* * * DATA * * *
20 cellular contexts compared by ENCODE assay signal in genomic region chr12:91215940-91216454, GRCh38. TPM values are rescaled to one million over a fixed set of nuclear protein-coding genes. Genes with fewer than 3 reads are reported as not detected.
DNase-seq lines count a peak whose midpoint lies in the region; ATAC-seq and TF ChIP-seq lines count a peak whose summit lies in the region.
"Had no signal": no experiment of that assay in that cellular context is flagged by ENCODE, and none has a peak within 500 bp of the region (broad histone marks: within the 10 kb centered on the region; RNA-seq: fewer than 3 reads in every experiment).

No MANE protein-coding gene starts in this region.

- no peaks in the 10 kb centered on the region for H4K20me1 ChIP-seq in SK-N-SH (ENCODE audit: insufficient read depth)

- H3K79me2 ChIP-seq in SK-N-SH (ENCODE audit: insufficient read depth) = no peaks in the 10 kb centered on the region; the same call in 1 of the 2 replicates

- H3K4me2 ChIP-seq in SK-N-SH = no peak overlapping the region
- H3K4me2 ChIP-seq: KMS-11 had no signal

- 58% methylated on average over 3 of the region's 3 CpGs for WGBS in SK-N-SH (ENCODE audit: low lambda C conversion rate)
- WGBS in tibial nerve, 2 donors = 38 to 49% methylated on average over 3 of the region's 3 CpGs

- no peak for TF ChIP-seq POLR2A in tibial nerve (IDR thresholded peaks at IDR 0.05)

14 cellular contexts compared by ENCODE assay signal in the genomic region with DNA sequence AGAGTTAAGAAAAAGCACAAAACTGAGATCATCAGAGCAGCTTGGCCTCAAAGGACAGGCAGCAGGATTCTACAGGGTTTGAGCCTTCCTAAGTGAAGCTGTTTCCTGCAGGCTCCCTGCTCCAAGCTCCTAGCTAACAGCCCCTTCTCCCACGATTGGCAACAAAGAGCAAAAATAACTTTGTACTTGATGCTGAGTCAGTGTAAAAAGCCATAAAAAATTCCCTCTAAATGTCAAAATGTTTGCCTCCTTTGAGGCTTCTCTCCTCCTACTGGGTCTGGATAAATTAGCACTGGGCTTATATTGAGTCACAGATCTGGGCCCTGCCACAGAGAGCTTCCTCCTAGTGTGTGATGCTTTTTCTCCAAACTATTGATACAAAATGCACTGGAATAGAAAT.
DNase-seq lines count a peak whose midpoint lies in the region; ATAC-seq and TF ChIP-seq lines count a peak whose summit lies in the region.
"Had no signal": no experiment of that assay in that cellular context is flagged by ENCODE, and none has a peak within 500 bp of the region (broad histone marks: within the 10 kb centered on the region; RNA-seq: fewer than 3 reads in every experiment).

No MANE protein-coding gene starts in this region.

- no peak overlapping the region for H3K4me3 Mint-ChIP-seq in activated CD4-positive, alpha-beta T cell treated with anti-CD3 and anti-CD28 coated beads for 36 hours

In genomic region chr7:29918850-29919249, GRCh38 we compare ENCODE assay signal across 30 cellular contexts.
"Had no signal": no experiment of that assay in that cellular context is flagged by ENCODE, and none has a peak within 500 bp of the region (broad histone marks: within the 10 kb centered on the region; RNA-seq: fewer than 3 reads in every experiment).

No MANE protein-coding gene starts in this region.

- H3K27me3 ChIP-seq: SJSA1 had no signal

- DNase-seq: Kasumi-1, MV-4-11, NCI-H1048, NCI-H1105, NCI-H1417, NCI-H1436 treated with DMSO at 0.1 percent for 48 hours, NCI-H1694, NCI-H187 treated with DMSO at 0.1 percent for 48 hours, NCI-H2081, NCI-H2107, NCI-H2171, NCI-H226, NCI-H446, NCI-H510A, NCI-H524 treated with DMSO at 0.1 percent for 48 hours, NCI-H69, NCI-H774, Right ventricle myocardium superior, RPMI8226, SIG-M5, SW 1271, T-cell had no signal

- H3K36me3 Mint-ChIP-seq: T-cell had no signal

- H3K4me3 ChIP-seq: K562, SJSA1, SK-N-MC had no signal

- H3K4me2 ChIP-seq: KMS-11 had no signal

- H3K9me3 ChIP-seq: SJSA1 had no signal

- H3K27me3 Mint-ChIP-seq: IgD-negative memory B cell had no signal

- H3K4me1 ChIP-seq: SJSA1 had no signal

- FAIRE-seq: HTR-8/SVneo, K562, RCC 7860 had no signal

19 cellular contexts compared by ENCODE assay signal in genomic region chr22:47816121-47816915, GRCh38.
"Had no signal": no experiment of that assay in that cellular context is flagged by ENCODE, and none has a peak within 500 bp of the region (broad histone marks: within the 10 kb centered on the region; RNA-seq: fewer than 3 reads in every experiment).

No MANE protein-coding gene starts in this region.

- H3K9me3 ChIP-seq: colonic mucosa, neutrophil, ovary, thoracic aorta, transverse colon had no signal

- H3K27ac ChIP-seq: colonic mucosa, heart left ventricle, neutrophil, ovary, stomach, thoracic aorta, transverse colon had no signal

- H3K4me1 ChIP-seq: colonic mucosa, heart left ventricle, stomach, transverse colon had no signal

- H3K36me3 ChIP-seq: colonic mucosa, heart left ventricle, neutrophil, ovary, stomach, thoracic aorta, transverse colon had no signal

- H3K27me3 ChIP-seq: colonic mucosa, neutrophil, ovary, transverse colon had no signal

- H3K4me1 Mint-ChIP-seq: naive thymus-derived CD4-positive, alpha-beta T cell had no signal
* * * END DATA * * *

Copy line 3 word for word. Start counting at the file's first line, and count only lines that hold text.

"Had no signal": no experiment of that assay in that cellular context is flagged by ENCODE, and none has a peak within 500 bp of the region (broad histone marks: within the 10 kb centered on the region; RNA-seq: fewer than 3 reads in every experiment).